Russia, China veto UN sanctions on Zimbabwe regime
Russia, China veto UN sanctions on Zimbabwe regime
By JOHN HEILPRIN, Associated Press Writer
UNITED NATIONS – Russia and China vetoed U.S.-proposed sanctions on Zimbabwe’s leaders Friday, the global community’s latest attempt to take action against an authoritarian regime widely criticized for a violent and one-sided presidential election.
Western powers mustered nine votes, the minimum needed to gain approval in the 15-nation council. But the resolution pushed by the Bush administration failed because of the action by two of the five veto-wielding permanent members.
The other three nations with veto power — the U.S., Britain and France — argued that sanctions were needed to respond to the government-backed violence and intimidation against opponents of during ‘s first round presidential vote in March and runoff in late June.
Mugabe’s government has denied responsibility for the bloodshed surrounding the vote, which he won in the runoff after his sole rival — opposition leader— dropped out because of attacks on his followers. Tsvangirai’s party reported Friday that at least 113 of its members were killed in political violence since March.
U.S. Ambassador Zalmay Khalilzad harshly criticized the vetoes, saying “China and Russia have stood with Mugabe against the people of Zimbabwe.”
The action put an end for now to efforts to apply more international pressure on Mugabe’s regime and force it to share power with Tsvangirai.
It follows a recent summit where African Union leaders adopted a resolution calling for dialogue in Zimbabwe, but did not directly criticize Mugabe or the runoff vote. The AU leaders said they were “deeply concerned” about the situation but their only promised action was be to support “the will” for a unity government.
The proposal would have imposed an arms embargo on the southern African nation and an international travel ban and a freeze on the personal assets of Mugabe and 13 other officials. It also called for a U.N. special envoy for Zimbabwe to be appointed.
But Russian U.N. Ambassador Vitaly Churkin said sanctions would have taken the U.N. beyond its mandate in trying to punish political disputes by “artificially elevating them to the level of a threat” to international peace and security.
Chinese Ambassador Wang Guangya, whose nation is one of Zimbabwe’s major trading partners, expressed similar sentiments, saying Zimbabwe should be allowed to resolve the political crisis on its own.
“The development of the situation in Zimbabwe until now has not exceeded the context of domestic affairs,” Wang said, adding that sanctions would “interfere with the negotiation process.”
Mugabe and Tsvangirai both say they are willing to share power, if only during a transition to new elections, but differ on who should lead the government. The long-rulingwants Mugabe at the head, something the opposition and Mugabe’s critics in the West have rejected.
Mugabe, in power since the country gained independence from Britain in 1980, has been accused of holding onto power through fraud and intimidation and trampling on people’s rights. Western powers and rights groups also accuse him of overseeing an economic slide blamed on the collapse of the key agriculture sector, after often violence seizures of farmland from whites. Mugabe has claimed his actions are aimed at benefitting poor blacks.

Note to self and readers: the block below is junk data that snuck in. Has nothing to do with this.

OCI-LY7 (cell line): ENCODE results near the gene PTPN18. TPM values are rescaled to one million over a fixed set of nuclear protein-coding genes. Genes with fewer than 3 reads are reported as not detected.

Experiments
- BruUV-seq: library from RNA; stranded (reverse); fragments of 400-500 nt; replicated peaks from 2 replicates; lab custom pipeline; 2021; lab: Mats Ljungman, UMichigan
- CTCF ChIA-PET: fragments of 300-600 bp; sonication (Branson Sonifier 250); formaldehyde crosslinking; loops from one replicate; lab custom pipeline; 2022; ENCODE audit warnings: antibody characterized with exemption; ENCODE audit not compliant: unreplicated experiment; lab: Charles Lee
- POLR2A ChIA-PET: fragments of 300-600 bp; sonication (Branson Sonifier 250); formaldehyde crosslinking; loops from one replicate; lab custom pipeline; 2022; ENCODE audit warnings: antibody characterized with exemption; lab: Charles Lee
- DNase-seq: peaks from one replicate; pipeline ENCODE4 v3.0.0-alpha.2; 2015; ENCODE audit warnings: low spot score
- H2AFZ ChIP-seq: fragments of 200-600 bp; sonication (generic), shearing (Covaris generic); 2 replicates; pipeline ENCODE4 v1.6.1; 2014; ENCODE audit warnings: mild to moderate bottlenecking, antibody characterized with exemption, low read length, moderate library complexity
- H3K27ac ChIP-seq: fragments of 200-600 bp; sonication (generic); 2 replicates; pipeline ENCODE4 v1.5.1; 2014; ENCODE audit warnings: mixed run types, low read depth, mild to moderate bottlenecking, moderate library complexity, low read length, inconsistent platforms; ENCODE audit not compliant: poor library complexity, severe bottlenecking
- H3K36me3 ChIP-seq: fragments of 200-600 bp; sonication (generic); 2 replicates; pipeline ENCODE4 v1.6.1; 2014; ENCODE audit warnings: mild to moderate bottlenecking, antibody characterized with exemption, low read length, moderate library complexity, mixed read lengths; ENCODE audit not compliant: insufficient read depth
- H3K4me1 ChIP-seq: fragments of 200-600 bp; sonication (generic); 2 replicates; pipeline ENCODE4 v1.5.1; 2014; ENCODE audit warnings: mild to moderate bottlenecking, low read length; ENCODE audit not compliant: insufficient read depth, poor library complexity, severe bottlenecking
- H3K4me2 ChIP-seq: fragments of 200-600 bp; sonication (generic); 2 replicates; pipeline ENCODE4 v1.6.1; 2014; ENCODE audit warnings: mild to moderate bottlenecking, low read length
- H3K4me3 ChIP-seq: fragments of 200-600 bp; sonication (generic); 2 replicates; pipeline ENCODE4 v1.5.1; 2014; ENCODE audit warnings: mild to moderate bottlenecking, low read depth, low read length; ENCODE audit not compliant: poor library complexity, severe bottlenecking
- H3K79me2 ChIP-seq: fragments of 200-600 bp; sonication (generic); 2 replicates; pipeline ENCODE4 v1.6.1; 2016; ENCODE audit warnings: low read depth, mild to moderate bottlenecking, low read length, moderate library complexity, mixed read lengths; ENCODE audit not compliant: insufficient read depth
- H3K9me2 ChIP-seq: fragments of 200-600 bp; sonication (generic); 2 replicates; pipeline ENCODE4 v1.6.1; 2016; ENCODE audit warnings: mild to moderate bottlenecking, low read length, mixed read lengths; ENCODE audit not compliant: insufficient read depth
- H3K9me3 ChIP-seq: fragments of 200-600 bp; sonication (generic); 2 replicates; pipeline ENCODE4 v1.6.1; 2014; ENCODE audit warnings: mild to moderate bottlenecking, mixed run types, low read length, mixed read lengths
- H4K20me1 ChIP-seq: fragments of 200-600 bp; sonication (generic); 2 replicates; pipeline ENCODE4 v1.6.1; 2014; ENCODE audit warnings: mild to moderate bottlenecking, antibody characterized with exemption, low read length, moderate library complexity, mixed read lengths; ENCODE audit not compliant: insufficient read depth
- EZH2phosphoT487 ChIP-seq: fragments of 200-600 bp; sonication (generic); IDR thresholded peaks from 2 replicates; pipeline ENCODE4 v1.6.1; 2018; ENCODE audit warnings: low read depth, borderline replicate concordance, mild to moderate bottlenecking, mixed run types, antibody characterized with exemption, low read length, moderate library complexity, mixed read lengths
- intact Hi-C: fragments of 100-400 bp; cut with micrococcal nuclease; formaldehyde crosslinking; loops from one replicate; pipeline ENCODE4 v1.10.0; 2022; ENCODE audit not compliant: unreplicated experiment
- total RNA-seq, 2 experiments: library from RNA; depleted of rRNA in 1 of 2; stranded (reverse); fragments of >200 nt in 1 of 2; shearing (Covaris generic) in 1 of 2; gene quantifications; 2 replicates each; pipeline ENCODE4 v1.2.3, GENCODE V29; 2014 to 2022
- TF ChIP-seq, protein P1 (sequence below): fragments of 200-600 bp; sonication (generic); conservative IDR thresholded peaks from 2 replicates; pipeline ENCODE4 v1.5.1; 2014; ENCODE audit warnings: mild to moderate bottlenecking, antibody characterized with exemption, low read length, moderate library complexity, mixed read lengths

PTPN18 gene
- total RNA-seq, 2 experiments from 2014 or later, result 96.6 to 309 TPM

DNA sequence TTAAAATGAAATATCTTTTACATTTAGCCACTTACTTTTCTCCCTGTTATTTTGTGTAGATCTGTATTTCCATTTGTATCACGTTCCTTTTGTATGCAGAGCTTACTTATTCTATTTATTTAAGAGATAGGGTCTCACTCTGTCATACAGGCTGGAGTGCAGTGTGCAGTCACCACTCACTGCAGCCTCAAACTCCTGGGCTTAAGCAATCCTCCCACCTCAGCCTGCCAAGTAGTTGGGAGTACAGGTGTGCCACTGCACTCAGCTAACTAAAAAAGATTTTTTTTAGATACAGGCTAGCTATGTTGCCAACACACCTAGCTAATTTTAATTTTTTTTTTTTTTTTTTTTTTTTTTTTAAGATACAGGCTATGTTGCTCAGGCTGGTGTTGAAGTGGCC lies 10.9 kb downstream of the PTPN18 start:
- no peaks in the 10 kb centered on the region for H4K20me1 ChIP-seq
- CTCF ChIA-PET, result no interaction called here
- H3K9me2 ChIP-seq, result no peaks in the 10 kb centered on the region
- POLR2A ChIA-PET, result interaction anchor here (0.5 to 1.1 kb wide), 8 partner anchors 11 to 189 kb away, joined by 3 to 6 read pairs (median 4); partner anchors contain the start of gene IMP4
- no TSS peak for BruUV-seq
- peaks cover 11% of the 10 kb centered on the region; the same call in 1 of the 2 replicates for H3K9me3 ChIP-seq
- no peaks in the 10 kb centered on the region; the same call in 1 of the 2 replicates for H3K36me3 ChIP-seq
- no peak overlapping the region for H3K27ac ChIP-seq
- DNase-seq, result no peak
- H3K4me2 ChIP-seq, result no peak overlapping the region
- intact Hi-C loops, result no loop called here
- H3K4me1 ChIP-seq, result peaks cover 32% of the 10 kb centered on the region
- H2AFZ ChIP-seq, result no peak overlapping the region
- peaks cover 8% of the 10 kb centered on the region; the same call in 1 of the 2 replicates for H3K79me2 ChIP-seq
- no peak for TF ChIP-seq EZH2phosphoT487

In addition to dodging sanctions, Mugabe “will be coming” to the U.N. General Assembly in September, said Zimbabwean U.N. Ambassador Boniface Chidyausiku.
Supporters of the resolution had expected Russia and China to abstain because of the depth of the crisis in Zimbabwe.
“They read the situation wrong,” Chidyausiku said. “It’s the arrogance of the Americans. They think they can rule the world. They can’t.”
Khalilzad said the vote called into question Russia’s reliability as a Group of Eight partner because he said it had indicated earlier that it would abstain.
“The U-turn in the Russian position is particularly surprising and disturbing. Only a few days ago the Russian Federation was supportive of a G8 statement which said, and I quote, ‘We express grave concern about the situation in Zimbabwe,” he said.
In London, British Foreign Secretary David Miliband said the vetoed measure “will appear incomprehensible to the people of Zimbabwe.”
, a Zimbabwe neighbor that holds one of the council’s non-permanent seats, led the opposition to the sanctions, arguing that Zimbabwe is not a threat to international peace.
Voting for the resolution were Belgium, Britain, Burkina Faso, Costa Rica, Croatia, France, Italy, Panama and the United States. Voting against were China, Libya, Russia, South Africa and Vietnam. Indonesia abstained.
Washington is considering tougher unilateral sanctions by expanding the list of about 130 officials now banned from visiting the U.S. and hit with financial penalties.
The European Union and Australia have imposed their own limited sanctions on Zimbabwe’s government, and the EU likewise is studying whether to add to travel bans and an asset freeze already in place on Mugabe, his Cabinet ministers and top ruling party officials.
(This version CORRECTS Corrects spelling of Mugabe in graf 5, minor editing throughout)
UNITED NATIONS (AFP) – China and Russia vetoed targeted UN sanctions on Zimbabwe’s President Robert Mugabe over his disputed re-election, prompting an angry reaction from the United States which cast doubt on Moscow’s reliability as a G8 partner.
Zimbabwe: Russia, China Veto UN Sanctions on Mugabe AllAfrica.com
Russia, China veto UN sanctions on Zimbabwe regime The Associated Press
BBC News –